Robin Dunbar, Grooming, Gossip, and the Evolution of Language (Cambridge: Harvard University Press, 1997). Most of the scholarship on “Sins of the Tongue” is anthropological: see M. Gluckman, “Gossip and Scandal,” Current Anthropology 4 (1963): 307–16; F. G. Bailey, Gifts and Poison: The Politics of Reputation (Oxford: Blackwell, 1971); Ralph Rosnow and Gary Fine, Rumor and Gossip: The Social Psychology of Hearsay (New York: Elsevier, 1976); Patricia Meyer Spacks, Gossip (New York: Knopf, 1985); Robert Goodman and Aaron Ben-Ze’ev, eds., Good Gossip (Lawrence: University Press of Kansas, 1994); and Jerome Barkow, “Beneath New Culture Is Old Psychology: Gossip and Social Stratification,” in The Adapted Mind: Evolutionary Psychology and the Generation of Culture, ed. Jerome Barkow, Leda Cosmides, and John Tooby (New York and Oxford: Oxford University Press, 1992), 627–37.Google Scholar
  12. 20.
    See Leo Braudy, The Frenzy of Renown: Fame and Its History (New York: Oxford University Press, 1986); and Thelma Fenster and Daniel Lord Smail, eds., Fama: The Politics of Talk and Reputation in Medieval Europe (Ithaca: Cornell University Press, 2003). Fama editors Fenster and Smail provide an informative discussion of the word fama’s derivation (it’s related to profess, bandit, aphasia, and blasphemous), 10–11.Google Scholar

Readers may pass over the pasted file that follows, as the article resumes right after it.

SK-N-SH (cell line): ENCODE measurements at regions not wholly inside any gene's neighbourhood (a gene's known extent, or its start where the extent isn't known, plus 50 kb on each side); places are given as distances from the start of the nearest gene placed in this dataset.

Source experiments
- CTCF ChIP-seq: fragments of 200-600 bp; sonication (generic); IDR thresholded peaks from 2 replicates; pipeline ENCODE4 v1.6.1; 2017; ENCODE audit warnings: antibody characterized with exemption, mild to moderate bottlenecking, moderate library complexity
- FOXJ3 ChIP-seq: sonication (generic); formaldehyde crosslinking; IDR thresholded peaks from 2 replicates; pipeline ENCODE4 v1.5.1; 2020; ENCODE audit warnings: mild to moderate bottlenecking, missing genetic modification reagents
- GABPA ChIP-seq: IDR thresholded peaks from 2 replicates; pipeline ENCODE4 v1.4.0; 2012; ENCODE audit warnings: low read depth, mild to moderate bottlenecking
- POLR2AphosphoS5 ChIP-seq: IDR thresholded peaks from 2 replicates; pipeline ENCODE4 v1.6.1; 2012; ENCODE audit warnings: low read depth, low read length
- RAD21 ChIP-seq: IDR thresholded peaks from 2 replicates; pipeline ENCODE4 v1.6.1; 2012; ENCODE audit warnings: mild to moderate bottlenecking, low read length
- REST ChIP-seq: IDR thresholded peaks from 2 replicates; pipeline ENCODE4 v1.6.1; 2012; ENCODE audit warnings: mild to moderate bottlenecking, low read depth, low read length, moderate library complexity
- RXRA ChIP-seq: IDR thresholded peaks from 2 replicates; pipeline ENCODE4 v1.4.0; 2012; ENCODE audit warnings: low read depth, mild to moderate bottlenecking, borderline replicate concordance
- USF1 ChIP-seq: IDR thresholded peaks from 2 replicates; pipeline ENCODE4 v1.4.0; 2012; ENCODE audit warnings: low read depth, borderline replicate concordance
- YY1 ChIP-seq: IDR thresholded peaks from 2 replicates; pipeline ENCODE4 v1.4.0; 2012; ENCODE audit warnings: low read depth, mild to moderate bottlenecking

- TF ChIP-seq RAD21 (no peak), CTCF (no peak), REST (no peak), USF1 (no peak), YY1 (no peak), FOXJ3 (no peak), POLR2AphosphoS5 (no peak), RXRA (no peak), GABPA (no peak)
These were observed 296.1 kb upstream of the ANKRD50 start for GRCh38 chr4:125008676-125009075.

13. 21.
    Today it’s worse than in Donne’s time, as we’re titillated by tabloids and the blogosphere. On this issue see, inter alia, Daniel Solove, The Future of Reputation: Gossip, Rumor, and Privacy on the Internet (New Haven: Yale University Press, 2007), and Lee Siegel, Against the Machine: Being Human in the Age of the Electronic Mob (New York: Spiegel & Grau, 2008).Google Scholar
  14. 22.
    Biathanatos, in John Donne, Selected Prose, ed. Neil Rhodes (London: Penguin Books, 1987), 85.Google Scholar
  15. 23.
    Daniel Nettle, “The Wheel of Fire and the Mating Game: Explaining the Origins of Tragedy and Comedy,” in Evolution, Literature, and Film: A Reader, ed. Brian Boyd, Joseph Carroll, and Jonathan Gottschall (New York: Columbia University Press, 2010), 320.Google Scholar
  16. 32.
    Linda Levy Peck, Court Patronage and Corruption in Early Stuart England (Boston: Unwin Hyman, 1990), 176. Mutatis mutandi: in 1919 Max Weber asked, “Do you think that, year after year, you will be able to stand seeing one mediocrity after another promoted over you and still not become embittered and dejected?”Google Scholar
  17. 35.
    See David Lindley, The Trials of Frances Howard: Fact and Fiction at the Court of King James (Routledge: London and New York, 1993), and Alastair Bellany, The Politics of Court Scandal in Early Modern England: News Culture and the Overbury Affair, 1603–1660 (Cambridge: Cambridge University Press, 2002).Google Scholar
  18. 36.